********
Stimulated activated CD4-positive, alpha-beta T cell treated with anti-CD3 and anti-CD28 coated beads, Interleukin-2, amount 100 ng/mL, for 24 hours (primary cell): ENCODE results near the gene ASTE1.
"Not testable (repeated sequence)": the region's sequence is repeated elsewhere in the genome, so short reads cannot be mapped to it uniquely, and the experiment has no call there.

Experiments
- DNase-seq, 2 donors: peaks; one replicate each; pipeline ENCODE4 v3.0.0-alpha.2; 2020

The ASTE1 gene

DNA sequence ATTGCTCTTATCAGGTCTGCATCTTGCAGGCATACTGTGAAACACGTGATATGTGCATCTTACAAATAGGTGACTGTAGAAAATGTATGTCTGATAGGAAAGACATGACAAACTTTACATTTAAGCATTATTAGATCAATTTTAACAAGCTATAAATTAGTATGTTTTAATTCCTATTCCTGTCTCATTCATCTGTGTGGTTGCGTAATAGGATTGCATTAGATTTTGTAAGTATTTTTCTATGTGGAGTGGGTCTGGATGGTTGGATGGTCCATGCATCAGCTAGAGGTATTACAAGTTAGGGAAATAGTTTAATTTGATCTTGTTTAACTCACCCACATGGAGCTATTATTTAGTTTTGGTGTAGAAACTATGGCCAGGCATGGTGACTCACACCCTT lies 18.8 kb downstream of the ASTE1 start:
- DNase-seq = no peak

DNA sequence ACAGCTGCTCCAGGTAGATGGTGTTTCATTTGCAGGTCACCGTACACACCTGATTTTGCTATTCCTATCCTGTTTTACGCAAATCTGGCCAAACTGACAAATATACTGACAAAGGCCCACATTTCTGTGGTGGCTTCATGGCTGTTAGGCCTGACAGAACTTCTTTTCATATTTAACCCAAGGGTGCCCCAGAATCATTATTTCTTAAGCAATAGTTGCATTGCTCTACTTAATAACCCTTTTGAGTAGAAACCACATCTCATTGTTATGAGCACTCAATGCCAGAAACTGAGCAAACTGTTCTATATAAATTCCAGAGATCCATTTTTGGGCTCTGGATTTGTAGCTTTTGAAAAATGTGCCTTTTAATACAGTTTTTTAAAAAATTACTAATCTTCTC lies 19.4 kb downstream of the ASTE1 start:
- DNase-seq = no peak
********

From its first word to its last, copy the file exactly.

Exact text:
Stimulated activated CD4-positive, alpha-beta T cell treated with anti-CD3 and anti-CD28 coated beads, Interleukin-2, amount 100 ng/mL, for 24 hours (primary cell): ENCODE results near the gene ASTE1.
"Not testable (repeated sequence)": the region's sequence is repeated elsewhere in the genome, so short reads cannot be mapped to it uniquely, and the experiment has no call there.

Experiments
- DNase-seq, 2 donors: peaks; one replicate each; pipeline ENCODE4 v3.0.0-alpha.2; 2020

The ASTE1 gene

DNA sequence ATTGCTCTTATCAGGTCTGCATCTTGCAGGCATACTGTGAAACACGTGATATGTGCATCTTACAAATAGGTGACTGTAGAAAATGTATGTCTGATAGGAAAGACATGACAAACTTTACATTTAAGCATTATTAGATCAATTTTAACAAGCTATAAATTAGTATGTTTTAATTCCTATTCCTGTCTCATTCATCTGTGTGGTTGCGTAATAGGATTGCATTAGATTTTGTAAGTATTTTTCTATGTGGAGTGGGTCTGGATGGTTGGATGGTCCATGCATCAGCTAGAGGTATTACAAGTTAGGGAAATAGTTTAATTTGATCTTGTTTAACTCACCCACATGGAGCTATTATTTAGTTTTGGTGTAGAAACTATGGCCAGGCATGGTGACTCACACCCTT lies 18.8 kb downstream of the ASTE1 start:
- DNase-seq = no peak

DNA sequence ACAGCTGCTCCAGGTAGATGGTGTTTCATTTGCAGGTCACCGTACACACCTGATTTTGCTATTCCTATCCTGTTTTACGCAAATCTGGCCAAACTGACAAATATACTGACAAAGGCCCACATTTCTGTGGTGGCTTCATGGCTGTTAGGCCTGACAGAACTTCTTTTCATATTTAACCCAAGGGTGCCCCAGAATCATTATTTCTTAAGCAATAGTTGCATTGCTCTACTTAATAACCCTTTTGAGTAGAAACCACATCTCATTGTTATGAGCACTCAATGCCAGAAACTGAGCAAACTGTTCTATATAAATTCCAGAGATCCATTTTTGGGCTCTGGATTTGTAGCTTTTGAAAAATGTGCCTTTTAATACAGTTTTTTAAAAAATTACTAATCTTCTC lies 19.4 kb downstream of the ASTE1 start:
- DNase-seq = no peak